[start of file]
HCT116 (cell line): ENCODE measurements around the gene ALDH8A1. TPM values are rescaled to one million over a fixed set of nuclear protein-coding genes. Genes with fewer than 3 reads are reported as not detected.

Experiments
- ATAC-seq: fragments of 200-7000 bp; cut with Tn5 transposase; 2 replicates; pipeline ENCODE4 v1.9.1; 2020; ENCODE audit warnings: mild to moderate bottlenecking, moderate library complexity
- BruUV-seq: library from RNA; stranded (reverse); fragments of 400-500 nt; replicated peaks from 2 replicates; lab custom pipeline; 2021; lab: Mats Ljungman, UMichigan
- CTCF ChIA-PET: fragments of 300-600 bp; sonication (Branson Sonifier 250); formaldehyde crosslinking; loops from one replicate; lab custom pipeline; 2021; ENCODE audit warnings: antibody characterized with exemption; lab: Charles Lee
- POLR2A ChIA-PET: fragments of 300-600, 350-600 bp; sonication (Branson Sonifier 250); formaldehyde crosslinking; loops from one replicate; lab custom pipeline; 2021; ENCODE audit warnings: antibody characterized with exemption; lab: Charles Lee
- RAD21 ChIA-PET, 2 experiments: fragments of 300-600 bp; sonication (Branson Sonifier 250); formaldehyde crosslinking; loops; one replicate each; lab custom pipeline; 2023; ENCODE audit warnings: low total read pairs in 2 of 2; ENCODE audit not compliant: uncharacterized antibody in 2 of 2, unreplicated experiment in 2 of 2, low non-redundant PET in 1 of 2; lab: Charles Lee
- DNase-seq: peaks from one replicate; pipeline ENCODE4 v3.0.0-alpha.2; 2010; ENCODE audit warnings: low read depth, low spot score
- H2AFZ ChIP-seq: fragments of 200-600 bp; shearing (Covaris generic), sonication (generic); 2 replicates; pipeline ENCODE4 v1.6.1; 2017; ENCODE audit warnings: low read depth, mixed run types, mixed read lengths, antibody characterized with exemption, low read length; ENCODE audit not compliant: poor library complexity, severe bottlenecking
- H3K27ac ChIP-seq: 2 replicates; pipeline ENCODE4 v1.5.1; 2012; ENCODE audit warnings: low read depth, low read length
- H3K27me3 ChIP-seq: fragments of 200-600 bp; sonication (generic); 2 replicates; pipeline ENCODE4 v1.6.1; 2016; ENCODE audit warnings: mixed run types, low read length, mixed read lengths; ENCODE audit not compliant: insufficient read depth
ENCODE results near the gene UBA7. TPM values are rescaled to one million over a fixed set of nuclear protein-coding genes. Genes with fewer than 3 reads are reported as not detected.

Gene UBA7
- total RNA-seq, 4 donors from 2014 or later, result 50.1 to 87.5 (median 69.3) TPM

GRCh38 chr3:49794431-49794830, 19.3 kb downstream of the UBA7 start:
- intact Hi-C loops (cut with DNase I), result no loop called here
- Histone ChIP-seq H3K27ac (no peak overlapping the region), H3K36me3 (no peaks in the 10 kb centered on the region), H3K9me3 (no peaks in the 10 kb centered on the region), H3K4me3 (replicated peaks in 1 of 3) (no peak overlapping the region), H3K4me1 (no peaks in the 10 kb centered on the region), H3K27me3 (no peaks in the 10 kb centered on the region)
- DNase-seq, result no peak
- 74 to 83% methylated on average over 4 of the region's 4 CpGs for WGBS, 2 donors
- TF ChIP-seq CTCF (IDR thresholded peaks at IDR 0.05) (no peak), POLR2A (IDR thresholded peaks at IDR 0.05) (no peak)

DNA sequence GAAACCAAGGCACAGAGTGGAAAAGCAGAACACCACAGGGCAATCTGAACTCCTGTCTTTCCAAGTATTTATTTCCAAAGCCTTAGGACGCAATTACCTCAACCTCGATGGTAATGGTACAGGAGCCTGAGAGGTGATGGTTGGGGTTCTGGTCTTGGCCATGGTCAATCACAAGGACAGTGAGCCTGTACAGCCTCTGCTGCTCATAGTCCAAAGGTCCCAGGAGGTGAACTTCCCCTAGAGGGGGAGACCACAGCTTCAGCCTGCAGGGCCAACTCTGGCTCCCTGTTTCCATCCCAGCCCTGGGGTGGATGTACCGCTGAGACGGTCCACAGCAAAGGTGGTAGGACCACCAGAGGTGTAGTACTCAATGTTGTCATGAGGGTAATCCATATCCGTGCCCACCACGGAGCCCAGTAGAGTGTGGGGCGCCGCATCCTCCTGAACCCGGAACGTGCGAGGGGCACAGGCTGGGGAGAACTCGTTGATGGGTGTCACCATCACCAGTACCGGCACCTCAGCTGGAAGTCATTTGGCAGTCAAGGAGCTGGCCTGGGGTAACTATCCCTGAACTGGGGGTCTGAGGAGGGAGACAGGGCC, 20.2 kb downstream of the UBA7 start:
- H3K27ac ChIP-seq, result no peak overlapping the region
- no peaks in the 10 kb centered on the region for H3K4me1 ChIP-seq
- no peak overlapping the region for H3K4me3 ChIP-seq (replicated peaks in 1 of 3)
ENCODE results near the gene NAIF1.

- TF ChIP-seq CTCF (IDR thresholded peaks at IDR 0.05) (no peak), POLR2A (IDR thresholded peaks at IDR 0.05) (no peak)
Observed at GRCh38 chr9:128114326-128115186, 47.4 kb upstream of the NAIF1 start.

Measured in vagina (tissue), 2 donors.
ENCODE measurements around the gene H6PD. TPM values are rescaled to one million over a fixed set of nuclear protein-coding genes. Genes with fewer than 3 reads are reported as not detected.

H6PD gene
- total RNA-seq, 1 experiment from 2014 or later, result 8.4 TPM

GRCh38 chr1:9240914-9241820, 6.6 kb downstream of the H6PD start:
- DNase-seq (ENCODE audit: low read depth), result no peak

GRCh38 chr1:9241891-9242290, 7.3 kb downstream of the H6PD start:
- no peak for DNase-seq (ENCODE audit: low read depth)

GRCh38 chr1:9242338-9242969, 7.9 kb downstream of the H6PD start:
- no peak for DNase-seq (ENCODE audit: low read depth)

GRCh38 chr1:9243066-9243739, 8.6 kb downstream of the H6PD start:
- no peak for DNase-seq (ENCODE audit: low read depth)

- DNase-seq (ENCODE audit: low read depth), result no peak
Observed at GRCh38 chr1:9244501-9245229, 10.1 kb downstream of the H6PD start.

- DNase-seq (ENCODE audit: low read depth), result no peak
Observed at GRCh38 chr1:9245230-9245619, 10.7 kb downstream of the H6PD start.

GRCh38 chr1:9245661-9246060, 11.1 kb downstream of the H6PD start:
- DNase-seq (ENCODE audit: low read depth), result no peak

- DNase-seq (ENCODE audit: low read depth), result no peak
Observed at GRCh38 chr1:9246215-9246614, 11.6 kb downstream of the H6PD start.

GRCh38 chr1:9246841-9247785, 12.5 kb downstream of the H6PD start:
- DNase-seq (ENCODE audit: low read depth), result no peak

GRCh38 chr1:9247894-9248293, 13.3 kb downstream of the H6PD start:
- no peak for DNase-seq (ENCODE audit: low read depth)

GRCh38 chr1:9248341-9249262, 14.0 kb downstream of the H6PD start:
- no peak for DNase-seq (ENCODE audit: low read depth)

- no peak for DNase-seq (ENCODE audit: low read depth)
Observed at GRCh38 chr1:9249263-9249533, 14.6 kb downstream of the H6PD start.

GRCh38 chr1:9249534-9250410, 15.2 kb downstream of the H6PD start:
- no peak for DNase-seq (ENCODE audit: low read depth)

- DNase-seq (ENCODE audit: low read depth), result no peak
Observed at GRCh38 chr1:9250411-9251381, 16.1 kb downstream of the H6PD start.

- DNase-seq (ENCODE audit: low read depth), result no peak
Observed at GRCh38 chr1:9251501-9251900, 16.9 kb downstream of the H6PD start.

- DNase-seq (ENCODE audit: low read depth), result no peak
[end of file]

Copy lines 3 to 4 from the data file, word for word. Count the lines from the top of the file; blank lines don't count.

- ATAC-seq: fragments of 200-7000 bp; cut with Tn5 transposase; 2 replicates; pipeline ENCODE4 v1.9.1; 2020; ENCODE audit warnings: mild to moderate bottlenecking, moderate library complexity
- BruUV-seq: library from RNA; stranded (reverse); fragments of 400-500 nt; replicated peaks from 2 replicates; lab custom pipeline; 2021; lab: Mats Ljungman, UMichigan